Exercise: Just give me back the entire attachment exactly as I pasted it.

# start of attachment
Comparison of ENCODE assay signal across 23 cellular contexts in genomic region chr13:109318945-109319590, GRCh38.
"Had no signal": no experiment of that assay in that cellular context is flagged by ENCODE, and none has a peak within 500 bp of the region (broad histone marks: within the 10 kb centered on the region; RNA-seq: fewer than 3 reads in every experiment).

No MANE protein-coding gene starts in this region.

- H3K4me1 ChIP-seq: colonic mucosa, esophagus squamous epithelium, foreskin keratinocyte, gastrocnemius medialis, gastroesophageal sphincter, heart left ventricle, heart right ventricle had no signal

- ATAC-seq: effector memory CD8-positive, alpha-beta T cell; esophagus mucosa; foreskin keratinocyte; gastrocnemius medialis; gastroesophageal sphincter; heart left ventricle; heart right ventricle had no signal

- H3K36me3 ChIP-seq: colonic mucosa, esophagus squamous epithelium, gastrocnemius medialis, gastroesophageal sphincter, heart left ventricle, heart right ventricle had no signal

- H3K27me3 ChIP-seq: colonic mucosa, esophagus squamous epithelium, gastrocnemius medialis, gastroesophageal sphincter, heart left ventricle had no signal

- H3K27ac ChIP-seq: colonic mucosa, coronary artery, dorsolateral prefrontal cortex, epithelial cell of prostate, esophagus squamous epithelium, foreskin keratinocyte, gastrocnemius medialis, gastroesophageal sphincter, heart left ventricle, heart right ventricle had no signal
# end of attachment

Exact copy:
Comparison of ENCODE assay signal across 23 cellular contexts in genomic region chr13:109318945-109319590, GRCh38.
"Had no signal": no experiment of that assay in that cellular context is flagged by ENCODE, and none has a peak within 500 bp of the region (broad histone marks: within the 10 kb centered on the region; RNA-seq: fewer than 3 reads in every experiment).

No MANE protein-coding gene starts in this region.

- H3K4me1 ChIP-seq: colonic mucosa, esophagus squamous epithelium, foreskin keratinocyte, gastrocnemius medialis, gastroesophageal sphincter, heart left ventricle, heart right ventricle had no signal

- ATAC-seq: effector memory CD8-positive, alpha-beta T cell; esophagus mucosa; foreskin keratinocyte; gastrocnemius medialis; gastroesophageal sphincter; heart left ventricle; heart right ventricle had no signal

- H3K36me3 ChIP-seq: colonic mucosa, esophagus squamous epithelium, gastrocnemius medialis, gastroesophageal sphincter, heart left ventricle, heart right ventricle had no signal

- H3K27me3 ChIP-seq: colonic mucosa, esophagus squamous epithelium, gastrocnemius medialis, gastroesophageal sphincter, heart left ventricle had no signal

- H3K27ac ChIP-seq: colonic mucosa, coronary artery, dorsolateral prefrontal cortex, epithelial cell of prostate, esophagus squamous epithelium, foreskin keratinocyte, gastrocnemius medialis, gastroesophageal sphincter, heart left ventricle, heart right ventricle had no signal